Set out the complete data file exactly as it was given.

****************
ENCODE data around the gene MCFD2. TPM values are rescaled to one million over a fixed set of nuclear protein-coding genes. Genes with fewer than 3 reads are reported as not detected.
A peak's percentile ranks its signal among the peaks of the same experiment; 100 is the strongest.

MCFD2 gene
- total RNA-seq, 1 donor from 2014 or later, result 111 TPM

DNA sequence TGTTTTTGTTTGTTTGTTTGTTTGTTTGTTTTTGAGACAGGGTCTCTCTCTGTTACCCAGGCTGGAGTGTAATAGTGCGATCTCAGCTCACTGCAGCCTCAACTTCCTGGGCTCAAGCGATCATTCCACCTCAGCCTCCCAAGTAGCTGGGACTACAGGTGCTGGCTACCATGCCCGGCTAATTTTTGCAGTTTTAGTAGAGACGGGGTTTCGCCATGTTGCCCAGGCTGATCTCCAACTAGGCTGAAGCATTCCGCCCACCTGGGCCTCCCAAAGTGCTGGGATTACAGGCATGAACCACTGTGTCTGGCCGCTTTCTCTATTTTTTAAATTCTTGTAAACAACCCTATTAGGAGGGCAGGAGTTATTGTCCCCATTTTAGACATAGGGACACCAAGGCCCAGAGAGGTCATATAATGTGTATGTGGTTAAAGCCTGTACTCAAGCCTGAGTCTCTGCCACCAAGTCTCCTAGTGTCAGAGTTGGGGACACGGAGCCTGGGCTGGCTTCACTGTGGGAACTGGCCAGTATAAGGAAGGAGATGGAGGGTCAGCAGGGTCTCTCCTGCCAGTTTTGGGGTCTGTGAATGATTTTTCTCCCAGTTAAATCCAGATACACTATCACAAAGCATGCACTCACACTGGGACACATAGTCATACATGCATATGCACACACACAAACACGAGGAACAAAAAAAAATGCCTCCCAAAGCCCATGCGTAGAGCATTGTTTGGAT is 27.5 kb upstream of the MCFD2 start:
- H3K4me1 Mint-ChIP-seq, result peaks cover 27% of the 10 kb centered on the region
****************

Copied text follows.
ENCODE data around the gene MCFD2. TPM values are rescaled to one million over a fixed set of nuclear protein-coding genes. Genes with fewer than 3 reads are reported as not detected.
A peak's percentile ranks its signal among the peaks of the same experiment; 100 is the strongest.

MCFD2 gene
- total RNA-seq, 1 donor from 2014 or later, result 111 TPM

DNA sequence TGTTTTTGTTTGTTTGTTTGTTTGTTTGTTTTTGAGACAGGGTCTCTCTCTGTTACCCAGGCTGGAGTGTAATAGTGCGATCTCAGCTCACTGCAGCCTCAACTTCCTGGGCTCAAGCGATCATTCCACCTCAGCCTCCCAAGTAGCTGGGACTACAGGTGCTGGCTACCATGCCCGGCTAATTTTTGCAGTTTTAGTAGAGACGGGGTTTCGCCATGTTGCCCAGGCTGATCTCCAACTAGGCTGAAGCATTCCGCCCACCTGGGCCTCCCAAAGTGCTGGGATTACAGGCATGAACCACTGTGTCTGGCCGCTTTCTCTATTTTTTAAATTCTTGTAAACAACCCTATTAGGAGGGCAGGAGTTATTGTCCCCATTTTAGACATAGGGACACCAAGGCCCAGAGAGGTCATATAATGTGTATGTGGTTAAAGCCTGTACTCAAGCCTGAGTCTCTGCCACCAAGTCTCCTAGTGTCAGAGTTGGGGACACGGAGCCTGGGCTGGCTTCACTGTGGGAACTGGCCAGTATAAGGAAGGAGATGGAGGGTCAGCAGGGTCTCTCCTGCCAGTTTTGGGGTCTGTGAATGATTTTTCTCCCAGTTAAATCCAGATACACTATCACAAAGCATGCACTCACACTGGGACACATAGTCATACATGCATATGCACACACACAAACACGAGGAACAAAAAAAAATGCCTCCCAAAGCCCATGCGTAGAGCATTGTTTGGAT is 27.5 kb upstream of the MCFD2 start:
- H3K4me1 Mint-ChIP-seq, result peaks cover 27% of the 10 kb centered on the region